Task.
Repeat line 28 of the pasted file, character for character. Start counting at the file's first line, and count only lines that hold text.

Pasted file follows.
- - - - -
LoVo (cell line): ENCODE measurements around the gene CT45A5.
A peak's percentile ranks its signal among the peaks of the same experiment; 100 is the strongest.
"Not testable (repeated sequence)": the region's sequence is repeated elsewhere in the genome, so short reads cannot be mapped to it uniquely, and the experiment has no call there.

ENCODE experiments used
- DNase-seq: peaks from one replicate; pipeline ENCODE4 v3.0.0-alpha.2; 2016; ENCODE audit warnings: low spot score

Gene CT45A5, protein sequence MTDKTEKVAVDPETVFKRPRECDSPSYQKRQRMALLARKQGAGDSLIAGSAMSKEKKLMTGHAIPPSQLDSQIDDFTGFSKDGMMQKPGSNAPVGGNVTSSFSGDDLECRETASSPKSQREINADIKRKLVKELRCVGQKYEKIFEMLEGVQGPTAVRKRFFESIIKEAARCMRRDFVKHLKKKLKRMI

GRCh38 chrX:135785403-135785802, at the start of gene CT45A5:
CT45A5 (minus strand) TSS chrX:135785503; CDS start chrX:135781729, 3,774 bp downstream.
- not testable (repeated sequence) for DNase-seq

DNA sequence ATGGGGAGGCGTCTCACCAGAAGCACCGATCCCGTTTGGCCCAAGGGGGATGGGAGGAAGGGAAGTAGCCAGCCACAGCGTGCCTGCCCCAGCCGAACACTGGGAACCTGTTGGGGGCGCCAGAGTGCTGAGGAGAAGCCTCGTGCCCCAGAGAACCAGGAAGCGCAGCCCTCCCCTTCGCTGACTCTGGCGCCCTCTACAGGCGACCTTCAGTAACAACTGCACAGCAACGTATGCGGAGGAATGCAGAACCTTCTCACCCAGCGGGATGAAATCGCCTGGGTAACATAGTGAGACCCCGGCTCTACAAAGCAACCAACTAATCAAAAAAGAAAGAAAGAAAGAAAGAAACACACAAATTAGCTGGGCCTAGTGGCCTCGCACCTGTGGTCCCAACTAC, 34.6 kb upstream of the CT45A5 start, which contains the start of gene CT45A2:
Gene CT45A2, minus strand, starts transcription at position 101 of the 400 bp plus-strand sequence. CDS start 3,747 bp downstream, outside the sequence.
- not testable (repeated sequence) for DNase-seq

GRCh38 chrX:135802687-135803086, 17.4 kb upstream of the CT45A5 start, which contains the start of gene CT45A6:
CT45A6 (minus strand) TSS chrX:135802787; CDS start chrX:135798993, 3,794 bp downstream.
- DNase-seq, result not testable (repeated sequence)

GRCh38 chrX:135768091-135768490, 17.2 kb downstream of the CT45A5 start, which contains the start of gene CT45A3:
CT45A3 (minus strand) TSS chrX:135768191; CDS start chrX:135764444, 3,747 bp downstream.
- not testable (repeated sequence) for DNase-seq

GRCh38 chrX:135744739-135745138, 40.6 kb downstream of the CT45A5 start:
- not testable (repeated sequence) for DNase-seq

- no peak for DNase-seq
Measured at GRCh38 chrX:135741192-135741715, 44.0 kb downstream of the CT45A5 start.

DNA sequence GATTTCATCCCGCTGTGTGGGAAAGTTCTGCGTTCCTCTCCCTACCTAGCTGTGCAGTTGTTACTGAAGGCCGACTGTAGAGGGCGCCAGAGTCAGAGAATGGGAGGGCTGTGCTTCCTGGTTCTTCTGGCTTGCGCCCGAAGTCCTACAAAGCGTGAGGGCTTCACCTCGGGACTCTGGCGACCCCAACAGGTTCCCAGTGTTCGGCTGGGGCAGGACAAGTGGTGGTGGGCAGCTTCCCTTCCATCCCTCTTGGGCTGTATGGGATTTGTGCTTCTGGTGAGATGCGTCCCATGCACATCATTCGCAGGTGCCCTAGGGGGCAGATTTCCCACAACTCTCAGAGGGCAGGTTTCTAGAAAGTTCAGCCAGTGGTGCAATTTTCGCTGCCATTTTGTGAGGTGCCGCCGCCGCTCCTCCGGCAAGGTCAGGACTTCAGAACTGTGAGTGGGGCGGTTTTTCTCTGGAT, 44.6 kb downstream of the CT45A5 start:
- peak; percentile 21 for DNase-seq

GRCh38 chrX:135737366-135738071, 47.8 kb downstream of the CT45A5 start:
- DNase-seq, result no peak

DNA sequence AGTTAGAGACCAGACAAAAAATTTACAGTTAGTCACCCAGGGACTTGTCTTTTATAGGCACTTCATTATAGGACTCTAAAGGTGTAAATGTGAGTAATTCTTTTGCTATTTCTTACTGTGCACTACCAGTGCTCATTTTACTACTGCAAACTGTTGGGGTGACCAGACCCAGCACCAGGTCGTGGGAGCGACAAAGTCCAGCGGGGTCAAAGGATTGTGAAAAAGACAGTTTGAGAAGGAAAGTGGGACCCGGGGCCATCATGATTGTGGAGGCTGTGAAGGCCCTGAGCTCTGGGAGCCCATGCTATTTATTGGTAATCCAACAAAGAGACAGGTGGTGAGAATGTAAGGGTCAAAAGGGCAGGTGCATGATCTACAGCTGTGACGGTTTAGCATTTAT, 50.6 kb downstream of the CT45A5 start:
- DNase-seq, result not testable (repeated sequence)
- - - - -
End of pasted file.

- DNase-seq, result not testable (repeated sequence)